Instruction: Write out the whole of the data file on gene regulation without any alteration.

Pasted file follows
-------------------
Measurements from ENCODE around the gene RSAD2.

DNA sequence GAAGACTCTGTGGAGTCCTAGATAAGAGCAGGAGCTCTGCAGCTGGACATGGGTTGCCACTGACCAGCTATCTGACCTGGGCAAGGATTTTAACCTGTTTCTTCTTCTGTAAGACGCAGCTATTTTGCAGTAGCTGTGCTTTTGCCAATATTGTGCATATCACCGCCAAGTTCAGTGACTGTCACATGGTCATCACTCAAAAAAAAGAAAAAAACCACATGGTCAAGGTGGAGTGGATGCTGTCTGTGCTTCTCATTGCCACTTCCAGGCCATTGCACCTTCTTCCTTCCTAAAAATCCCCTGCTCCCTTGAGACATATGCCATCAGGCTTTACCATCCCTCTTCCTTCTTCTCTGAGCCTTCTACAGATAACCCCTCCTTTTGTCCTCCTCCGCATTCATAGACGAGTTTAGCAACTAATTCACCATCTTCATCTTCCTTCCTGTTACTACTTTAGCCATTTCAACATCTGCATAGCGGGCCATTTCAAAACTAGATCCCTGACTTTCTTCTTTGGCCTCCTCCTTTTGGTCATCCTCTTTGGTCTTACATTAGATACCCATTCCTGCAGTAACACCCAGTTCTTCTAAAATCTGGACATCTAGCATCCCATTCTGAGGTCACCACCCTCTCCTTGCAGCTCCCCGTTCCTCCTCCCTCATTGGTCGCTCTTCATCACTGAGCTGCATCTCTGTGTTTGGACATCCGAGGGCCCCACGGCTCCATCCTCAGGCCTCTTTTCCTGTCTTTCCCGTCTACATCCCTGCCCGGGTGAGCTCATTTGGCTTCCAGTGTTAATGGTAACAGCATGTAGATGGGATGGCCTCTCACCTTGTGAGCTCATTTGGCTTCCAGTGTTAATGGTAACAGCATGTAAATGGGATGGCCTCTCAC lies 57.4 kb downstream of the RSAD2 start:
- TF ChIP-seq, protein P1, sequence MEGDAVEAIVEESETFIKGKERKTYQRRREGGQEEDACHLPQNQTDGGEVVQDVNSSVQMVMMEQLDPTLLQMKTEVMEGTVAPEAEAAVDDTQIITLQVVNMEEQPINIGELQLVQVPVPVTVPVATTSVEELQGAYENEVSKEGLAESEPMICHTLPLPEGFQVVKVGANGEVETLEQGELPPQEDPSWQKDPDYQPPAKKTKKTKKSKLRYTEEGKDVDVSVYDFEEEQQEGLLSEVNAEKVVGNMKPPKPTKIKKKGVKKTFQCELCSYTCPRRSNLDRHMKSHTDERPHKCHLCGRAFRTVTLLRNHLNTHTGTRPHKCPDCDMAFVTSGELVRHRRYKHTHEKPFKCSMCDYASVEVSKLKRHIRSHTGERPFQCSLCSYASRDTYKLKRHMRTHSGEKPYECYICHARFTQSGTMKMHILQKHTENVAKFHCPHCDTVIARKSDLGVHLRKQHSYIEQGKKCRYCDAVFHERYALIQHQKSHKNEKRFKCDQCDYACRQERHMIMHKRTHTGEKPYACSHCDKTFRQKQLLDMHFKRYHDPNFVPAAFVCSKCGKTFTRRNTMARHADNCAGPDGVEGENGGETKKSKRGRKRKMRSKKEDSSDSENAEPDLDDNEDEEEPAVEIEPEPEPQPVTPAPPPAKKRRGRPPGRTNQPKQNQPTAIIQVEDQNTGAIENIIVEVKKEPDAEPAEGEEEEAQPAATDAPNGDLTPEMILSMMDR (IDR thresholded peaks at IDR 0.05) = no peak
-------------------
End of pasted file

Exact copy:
Measurements from ENCODE around the gene RSAD2.

DNA sequence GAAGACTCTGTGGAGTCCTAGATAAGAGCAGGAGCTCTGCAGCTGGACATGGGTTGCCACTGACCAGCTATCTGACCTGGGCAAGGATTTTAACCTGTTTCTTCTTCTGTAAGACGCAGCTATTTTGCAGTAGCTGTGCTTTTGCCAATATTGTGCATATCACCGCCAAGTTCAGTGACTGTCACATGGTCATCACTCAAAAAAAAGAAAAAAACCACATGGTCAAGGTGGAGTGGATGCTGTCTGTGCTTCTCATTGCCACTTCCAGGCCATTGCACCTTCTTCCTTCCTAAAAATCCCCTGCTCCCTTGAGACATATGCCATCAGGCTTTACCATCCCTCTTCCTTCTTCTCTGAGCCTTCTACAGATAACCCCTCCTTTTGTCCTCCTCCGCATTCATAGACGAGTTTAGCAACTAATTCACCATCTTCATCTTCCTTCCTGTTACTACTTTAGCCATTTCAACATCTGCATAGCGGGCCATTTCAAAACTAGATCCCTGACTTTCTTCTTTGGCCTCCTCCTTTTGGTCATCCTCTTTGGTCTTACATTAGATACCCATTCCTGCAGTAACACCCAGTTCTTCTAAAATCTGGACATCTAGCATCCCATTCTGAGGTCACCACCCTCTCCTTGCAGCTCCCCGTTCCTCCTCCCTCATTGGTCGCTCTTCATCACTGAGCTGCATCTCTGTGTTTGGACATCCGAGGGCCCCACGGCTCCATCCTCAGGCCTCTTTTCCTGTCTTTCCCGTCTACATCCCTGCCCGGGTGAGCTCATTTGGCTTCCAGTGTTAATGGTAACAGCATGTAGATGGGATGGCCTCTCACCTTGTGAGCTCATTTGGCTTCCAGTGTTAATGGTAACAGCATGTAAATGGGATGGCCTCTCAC lies 57.4 kb downstream of the RSAD2 start:
- TF ChIP-seq, protein P1, sequence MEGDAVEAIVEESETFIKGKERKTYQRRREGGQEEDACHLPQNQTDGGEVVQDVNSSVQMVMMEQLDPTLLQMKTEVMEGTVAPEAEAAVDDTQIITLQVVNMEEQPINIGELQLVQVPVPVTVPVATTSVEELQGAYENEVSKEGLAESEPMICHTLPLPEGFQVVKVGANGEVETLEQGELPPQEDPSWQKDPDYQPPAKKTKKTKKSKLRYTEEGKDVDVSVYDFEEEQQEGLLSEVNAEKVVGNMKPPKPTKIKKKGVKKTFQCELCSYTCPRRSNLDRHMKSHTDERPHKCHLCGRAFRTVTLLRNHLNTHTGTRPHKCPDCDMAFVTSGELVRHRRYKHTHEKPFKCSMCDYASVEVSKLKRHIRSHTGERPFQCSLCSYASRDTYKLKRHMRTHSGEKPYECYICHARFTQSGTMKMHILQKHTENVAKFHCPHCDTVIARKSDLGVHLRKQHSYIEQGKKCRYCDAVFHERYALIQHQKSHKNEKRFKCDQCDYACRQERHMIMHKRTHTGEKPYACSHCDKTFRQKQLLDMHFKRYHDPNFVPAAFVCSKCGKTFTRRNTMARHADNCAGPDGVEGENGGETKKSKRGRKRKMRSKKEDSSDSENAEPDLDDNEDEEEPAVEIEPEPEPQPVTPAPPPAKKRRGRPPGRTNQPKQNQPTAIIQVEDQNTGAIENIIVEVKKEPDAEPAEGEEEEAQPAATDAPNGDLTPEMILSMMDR (IDR thresholded peaks at IDR 0.05) = no peak